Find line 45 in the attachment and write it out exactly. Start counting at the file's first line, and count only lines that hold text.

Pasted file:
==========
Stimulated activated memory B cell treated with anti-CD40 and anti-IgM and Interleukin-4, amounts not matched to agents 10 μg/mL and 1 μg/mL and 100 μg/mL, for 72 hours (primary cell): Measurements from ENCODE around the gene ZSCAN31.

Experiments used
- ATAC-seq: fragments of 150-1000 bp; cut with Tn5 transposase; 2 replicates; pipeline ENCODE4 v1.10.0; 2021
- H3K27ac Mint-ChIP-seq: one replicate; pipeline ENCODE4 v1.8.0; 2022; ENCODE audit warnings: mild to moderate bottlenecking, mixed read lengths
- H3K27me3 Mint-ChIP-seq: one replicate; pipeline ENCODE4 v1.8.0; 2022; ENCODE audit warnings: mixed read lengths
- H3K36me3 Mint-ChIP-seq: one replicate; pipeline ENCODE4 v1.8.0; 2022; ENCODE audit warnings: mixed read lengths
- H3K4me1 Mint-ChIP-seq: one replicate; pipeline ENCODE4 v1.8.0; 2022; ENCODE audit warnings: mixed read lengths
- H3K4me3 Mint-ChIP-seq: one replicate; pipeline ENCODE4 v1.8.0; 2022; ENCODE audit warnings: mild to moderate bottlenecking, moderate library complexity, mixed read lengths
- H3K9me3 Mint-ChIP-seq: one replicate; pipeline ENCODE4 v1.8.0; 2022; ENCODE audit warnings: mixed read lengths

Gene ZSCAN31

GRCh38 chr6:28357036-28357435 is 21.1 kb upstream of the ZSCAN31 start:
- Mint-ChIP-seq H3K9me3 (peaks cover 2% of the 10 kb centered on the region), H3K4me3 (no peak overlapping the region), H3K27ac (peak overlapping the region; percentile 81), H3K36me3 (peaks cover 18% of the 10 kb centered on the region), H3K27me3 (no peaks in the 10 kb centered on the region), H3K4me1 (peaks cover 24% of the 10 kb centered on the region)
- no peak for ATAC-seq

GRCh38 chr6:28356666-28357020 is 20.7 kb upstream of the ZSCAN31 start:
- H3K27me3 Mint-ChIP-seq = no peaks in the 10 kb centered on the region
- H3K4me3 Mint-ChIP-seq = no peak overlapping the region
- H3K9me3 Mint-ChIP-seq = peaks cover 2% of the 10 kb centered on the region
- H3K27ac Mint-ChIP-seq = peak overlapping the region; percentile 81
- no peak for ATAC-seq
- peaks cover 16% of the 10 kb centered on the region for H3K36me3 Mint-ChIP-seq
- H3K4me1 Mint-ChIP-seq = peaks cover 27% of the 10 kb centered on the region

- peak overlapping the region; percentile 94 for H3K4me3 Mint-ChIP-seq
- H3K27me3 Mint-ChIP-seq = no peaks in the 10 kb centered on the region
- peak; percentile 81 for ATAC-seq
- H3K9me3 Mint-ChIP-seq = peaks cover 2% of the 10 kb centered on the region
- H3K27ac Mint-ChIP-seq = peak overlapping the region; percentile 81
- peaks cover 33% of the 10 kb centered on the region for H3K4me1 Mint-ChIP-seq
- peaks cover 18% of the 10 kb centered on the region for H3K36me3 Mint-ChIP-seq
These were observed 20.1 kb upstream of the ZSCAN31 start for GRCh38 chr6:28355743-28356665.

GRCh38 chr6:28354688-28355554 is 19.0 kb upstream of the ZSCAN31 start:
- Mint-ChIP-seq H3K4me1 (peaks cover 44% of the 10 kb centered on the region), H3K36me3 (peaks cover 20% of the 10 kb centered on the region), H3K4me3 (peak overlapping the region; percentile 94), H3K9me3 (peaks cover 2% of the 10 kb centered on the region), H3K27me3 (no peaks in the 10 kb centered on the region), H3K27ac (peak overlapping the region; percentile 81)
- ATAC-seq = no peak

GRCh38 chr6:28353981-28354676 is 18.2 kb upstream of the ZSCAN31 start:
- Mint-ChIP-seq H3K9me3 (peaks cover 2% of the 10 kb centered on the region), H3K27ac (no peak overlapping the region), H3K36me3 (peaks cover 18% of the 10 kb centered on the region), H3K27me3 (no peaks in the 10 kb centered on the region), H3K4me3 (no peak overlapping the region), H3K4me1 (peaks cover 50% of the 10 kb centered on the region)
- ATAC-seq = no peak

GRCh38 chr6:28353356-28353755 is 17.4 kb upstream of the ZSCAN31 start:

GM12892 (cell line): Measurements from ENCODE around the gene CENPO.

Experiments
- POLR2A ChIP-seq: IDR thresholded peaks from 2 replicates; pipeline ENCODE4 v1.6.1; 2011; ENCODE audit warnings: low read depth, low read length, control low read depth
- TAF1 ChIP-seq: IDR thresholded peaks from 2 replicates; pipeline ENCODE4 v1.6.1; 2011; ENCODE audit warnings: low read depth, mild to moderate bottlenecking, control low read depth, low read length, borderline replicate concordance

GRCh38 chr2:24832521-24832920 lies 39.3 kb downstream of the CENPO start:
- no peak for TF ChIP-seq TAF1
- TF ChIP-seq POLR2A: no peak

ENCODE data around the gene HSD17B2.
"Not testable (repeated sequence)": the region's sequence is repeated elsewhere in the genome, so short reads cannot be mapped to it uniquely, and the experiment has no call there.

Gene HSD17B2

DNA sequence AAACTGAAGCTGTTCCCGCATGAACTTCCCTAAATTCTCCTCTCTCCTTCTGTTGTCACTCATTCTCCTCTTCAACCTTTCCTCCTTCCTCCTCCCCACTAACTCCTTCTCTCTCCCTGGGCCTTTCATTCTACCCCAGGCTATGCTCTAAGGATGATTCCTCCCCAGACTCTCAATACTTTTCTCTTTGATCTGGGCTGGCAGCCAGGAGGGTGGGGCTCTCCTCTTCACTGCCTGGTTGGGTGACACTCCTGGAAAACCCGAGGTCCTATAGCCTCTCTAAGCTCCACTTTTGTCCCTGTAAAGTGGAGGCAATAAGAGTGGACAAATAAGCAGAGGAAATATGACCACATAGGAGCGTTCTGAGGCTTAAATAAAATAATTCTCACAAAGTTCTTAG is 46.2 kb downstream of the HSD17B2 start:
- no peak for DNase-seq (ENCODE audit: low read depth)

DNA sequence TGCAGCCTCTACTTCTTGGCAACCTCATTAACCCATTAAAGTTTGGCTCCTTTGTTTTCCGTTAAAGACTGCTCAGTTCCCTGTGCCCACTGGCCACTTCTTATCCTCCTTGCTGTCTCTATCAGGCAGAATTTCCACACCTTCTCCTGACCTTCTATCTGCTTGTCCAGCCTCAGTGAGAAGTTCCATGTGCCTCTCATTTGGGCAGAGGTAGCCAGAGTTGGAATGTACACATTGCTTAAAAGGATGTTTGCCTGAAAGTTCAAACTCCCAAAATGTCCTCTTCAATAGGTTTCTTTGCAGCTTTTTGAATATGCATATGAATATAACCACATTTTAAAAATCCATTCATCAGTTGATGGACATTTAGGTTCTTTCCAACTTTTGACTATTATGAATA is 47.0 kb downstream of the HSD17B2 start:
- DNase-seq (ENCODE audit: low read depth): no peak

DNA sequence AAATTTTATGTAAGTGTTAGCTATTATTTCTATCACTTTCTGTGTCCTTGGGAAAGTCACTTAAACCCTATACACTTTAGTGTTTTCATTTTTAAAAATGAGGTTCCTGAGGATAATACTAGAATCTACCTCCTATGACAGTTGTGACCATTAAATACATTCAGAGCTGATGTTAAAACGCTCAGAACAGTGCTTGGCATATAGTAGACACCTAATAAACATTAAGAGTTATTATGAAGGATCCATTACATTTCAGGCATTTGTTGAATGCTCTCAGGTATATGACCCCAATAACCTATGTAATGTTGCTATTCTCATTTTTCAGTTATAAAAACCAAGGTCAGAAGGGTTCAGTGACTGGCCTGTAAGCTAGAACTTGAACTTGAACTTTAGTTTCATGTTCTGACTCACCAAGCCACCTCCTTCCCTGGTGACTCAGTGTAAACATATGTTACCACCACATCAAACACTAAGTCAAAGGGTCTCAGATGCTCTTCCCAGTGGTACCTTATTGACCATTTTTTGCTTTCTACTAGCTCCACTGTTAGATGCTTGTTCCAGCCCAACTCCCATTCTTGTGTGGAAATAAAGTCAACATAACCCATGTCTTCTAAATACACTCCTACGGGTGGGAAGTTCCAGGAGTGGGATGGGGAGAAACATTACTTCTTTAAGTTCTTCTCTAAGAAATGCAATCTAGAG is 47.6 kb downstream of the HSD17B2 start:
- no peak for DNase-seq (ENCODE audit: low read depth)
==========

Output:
"Not testable (repeated sequence)": the region's sequence is repeated elsewhere in the genome, so short reads cannot be mapped to it uniquely, and the experiment has no call there.